I had to dig deep to find information about airline travel tips for disabled passengers. There didn’t seem to be a “one stop” source even though thousands of passengers with disabilities fly each year. The U.S. Department of Transportation has information on the Air Carrier Act as it pertains to passengers with disabilities. What I needed to know for my flight from Raleigh to Alaska was what help is available, how to access it and who to call.
My disabilities aren’t necessarily obvious. The leg brace I wear for foot drop keeps me upright but my balance is wonky. It also eliminates the chance that I’ll set a speed record. Directions confuse me thanks to a head injury and there’s epilepsy to be concerned about! I say this because sometimes people who have hidden disabilities hesitate to ask for help for fear of not being taken seriously. Put that aside. Airline travel is a time to be proactive. These resources exist because they are needed.
The TSA has help for disabled passengers in the form of a Passenger Support Specialist. This person will meet you at the security checkpoint and walk you through the whole process. The specialists move you to the head of the line because they know it may take an extra few minutes to get you screened.
I was concerned about lifting my carry-on bag onto the conveyor belt because of a shoulder problem. No worries. The TSA specialist not only lifted it onto the belt but helped me put everything into the bins. She even put me at ease about being unable to take off my shoe because of the leg brace. The specialist explained about checking me with a wand and waited for me to emerge from the big scanning machine.
Steps (even small ones) are not my strong suit. The specialist went for a chair the second that she saw me wobble and genuinely asked if I was okay. Another agent offered to carry my bins and suitcase to the repacking area when she was finished. He even put the empty bins back in the rack for me!
The passenger support specialist was also helpful because of my medications. I travel with what seems like a small pharmacy. The TSA has to check all my bottles, my inhalers and nebulizer to be sure everything is safe fly. Because of this, the person I was assigned to was a medication specialist. She quickly looked over my medications and cleared them.
Email TSA Cares or call (855) 787-2227 Federal Relay: 711 to arrange for assistance. They ask for 72 hours advance notice. Their hours are:
Weekdays: 8 a.m. to 11 p.m. ET
Weekends/Holidays: 9 a.m. to 8 p.m. ET
TSA PreCheck membership is a service I found out about only after it was too late to apply. Applying online only takes a few minutes and $85.00. But, then you have to schedule an in-person interview that includes a background check and screening. You’ll receive what’s called a Known Traveler Number later. I was told to allow a month to six weeks for processing.
Once approved, members are expedited through the screening process. You won’t need to remove shoes, laptops, liquids, belts and light jackets. Although it may be tempting not to arrange for a passenger support specialist, it may be wise to think again. TSA doesn’t guarantee PreCheck service to be available all the time and says that no individual is guaranteed expedited screening. In fact, my bodacious travel companion had to go through the regular process despite having the membership. For these reasons disabled passengers may still want to set up with a program support specialist.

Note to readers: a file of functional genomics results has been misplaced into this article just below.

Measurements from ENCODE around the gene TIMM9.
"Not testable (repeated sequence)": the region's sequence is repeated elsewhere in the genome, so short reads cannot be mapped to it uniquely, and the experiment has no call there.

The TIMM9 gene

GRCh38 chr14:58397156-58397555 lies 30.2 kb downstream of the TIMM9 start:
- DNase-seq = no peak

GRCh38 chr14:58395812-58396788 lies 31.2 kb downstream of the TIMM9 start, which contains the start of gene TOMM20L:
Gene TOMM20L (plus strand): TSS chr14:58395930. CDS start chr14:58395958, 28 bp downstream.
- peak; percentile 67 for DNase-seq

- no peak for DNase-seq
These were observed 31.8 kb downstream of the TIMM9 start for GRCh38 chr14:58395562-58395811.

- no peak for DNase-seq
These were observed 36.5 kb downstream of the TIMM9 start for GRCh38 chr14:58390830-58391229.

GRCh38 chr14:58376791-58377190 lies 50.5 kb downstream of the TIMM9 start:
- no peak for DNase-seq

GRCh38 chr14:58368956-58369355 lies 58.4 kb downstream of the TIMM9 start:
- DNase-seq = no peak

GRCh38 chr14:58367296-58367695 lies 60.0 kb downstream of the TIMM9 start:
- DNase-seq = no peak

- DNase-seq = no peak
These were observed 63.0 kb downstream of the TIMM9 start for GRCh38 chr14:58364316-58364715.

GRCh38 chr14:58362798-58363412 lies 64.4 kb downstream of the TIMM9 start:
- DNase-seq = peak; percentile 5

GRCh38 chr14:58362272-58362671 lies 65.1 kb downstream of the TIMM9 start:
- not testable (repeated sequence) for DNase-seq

The TSA Notification Card is a helpful tool that allows you to quietly notify the agents of any challenges you have that can affect your screening. It’s a small card that you print out at home and bring with you. There is an area for you to type in any disability or medical condition that can affect screening.
I placed mine in the first bin so each agent could see it as the bins worked their way on the conveyor belt. The card seemed to make a difference even with the other assistance.
Your airline will also have help for passengers with disabilities. Call the customer service number for your airline to make arrangements. Alaska Airlines had wheelchair assistance ready for me on each leg of the journey. I never would have made the connection in Seattle without them! Keep some cash handy to tip with if the airline arranges for wheelchair assistance. Each one seemed to appreciate the tip I gave them.
Most airlines allow you have a carry-on bag and a personal item. They may or may not help you stow them. For example, Alaska Air says passengers must be able to lift your own bag into the overhead bin. I found that other passengers were willing to help but there’s no guarantees. Check with your airline in advance and plan accordingly.
Early boarding is available for passengers who have disabilities as well as for priority customers and parents traveling with children. The gate attendant with your airline will call for people who are eligible for early boarding to step forward but may not specifically call for people who have disabilities to do so. If you hear the airline employee call for either of the other groups, take that as your cue to step up as well.
These are the airline travel tips for disabled passengers that I was able to find and used. Flights can be challenging but they don’t have to be. These services enabled me to have a much better flying experience and reduced my air travel anxiety.